By Jamie Crawford
North Korea more than likely tested a long-range rocket engine late last month, according to analysis of new satellite imagery over the site.
In the photos released by 38 North, a blog run by the School of Advanced International Studies at Johns Hopkins University, indicators of a probable test are seen through the presence of a probable rocket stage, propellant tanks, as well as the appearance of burned vegetation around the launch stand.
The photos were taken between August 25 and 30.
"These are not in and of themselves indicators that there is going to be a rocket test six months from now," Joel Wit, a former North Korea specialist at the State Department who is now with 38 North, told CNN about the photos.
It is not clear from the photos, Wit said, whether the test was for the second stage of the Unha-3 rocket, which North Korea used in a successful launch test last December, or whether it was a test for a stage of another larger rocket.
The Sohae launch facility, where the latest photos were taken, is the same facility from which North Korea has conducted previous rocket launches, including last December's test.
In recent months, similar satellite imagery has shown what look to be other instances of rocket-engine tests by North Korea, as well as the resumption of production at a previously closed plutonium production site.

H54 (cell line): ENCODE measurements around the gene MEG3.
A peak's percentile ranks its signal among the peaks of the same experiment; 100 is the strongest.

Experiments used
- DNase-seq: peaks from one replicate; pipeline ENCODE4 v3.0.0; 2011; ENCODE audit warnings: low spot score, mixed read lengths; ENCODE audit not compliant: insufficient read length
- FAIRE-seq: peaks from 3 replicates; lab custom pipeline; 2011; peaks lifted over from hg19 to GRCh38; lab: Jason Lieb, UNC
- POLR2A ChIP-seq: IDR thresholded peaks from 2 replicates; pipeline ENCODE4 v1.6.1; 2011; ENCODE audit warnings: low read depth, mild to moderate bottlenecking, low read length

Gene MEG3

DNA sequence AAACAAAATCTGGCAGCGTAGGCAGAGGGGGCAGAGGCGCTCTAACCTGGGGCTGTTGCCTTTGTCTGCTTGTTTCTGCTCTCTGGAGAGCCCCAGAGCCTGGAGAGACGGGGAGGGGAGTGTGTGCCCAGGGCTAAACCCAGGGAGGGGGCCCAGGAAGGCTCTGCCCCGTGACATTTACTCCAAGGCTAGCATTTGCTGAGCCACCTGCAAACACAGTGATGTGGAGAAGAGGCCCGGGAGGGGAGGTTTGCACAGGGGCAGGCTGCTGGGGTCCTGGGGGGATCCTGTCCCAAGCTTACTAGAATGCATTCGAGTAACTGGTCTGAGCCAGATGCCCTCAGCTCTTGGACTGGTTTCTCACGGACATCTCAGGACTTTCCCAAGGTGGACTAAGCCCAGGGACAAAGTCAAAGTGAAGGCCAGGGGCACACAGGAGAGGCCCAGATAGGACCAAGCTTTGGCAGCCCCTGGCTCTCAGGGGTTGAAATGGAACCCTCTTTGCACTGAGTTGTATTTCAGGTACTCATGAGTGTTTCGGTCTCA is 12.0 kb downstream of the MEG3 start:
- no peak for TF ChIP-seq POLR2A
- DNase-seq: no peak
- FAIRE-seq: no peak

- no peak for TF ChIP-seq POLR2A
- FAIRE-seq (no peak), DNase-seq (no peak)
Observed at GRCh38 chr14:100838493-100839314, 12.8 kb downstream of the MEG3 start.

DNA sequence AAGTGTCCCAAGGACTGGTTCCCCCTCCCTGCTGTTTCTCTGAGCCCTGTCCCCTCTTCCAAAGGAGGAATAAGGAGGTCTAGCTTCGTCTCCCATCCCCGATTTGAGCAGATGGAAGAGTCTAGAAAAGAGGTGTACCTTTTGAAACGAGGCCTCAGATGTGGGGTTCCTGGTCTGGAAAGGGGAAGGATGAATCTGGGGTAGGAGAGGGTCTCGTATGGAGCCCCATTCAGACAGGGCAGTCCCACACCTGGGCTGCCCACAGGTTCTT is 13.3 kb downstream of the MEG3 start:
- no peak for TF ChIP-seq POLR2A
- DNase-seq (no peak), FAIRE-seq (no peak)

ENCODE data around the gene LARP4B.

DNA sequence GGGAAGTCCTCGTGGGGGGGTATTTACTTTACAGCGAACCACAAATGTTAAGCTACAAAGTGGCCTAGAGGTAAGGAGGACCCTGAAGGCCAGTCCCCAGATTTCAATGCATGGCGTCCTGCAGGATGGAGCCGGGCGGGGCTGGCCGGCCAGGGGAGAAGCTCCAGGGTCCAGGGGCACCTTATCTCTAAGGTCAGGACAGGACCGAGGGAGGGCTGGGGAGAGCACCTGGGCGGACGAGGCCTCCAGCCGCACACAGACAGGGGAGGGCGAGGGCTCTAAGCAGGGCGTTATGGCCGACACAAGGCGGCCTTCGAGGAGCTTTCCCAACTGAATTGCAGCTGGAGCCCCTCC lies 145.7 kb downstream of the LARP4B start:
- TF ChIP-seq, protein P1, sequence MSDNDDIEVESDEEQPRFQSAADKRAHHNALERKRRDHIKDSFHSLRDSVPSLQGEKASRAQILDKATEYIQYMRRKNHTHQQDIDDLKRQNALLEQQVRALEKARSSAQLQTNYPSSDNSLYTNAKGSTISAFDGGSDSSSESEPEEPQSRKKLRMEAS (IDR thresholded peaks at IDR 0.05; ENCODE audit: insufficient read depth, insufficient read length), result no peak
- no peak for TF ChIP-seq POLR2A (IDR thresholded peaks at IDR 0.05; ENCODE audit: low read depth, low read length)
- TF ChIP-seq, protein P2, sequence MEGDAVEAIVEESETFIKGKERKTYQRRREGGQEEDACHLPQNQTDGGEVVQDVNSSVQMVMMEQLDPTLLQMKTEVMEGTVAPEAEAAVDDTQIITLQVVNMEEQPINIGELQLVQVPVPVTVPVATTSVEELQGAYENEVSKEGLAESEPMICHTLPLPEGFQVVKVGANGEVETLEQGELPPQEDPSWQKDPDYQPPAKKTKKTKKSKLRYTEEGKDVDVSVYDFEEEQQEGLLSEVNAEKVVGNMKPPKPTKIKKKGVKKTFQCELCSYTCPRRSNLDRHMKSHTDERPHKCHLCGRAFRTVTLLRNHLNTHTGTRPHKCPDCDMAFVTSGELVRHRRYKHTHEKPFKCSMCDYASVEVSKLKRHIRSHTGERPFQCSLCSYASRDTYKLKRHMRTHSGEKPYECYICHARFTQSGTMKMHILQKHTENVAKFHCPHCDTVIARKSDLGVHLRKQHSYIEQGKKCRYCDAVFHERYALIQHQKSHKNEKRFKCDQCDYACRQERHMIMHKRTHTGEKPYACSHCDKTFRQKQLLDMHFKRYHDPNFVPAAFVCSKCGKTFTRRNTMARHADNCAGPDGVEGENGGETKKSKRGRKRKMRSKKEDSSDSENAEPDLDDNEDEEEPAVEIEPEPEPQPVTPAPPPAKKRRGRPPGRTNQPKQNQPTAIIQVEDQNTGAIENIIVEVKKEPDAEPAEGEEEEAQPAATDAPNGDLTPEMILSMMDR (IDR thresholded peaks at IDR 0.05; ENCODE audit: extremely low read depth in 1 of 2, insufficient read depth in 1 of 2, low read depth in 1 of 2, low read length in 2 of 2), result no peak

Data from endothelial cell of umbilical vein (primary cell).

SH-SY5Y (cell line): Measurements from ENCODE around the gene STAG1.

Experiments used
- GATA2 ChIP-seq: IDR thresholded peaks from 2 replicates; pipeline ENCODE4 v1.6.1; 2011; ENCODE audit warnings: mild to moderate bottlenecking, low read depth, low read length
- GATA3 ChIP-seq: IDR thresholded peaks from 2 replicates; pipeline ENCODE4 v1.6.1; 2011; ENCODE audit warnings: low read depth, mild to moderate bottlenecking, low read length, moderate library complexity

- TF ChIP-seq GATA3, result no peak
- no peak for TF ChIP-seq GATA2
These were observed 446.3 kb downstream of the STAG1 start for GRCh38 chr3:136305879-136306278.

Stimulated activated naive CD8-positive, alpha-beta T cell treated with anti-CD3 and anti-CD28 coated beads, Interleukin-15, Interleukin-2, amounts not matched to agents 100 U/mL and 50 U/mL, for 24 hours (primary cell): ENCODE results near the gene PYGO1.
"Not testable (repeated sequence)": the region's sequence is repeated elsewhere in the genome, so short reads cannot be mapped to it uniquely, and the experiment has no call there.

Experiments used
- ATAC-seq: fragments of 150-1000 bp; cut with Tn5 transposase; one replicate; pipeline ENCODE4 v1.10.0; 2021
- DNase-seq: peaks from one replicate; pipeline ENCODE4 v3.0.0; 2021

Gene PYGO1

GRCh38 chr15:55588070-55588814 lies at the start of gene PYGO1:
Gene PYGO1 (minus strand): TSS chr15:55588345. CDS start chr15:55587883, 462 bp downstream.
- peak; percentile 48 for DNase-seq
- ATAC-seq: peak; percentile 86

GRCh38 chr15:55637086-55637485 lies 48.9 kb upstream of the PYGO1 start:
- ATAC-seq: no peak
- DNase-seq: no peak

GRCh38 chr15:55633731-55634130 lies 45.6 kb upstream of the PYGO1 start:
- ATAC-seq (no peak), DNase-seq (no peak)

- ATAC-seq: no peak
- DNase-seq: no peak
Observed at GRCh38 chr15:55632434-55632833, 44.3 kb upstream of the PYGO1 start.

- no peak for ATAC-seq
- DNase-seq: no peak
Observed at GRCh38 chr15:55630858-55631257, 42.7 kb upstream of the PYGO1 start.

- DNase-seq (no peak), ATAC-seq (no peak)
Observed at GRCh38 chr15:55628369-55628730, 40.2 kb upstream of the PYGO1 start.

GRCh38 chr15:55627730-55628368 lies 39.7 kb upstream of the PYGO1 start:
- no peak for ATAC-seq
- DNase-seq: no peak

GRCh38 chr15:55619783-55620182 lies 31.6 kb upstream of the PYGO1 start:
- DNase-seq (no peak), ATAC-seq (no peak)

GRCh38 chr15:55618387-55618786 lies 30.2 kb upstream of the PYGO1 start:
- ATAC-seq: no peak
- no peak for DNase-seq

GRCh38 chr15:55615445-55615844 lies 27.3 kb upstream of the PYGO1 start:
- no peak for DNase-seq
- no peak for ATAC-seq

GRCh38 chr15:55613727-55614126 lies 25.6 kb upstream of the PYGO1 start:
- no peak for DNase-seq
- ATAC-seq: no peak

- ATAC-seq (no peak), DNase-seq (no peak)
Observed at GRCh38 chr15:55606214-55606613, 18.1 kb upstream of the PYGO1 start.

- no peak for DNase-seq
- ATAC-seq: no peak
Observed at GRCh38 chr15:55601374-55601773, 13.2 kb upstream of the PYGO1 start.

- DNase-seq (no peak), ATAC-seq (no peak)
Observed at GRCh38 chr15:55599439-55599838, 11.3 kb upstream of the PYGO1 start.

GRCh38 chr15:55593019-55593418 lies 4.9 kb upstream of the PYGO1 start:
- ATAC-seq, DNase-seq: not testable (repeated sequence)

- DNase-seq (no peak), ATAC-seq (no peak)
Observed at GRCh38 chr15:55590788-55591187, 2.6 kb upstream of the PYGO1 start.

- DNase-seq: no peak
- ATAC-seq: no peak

North Korea faces a very long list of sanctions for its past provocative behavior that runs from missile launch tests to nuclear tests. Bellicose rhetoric from the regime of North Korean leader Kim Jong Un earlier this year reached a point where the United States military posture in the Asia Pacific region was adjusted in case hostilities broke out on the divided Korean peninsula.
Those tensions have seemingly simmered in recent months, and a joint industrial park operated by both the North and South recently reopened after the North shuttered it earlier this year.
But analysts like Wit who follow developments in the North say the latest satellite photos show the country is not likely to change it's approach to missile development any time soon.
"These kinds of activities are continuing despite whatever outward posture they have, and people will have to get realistic about it," he said.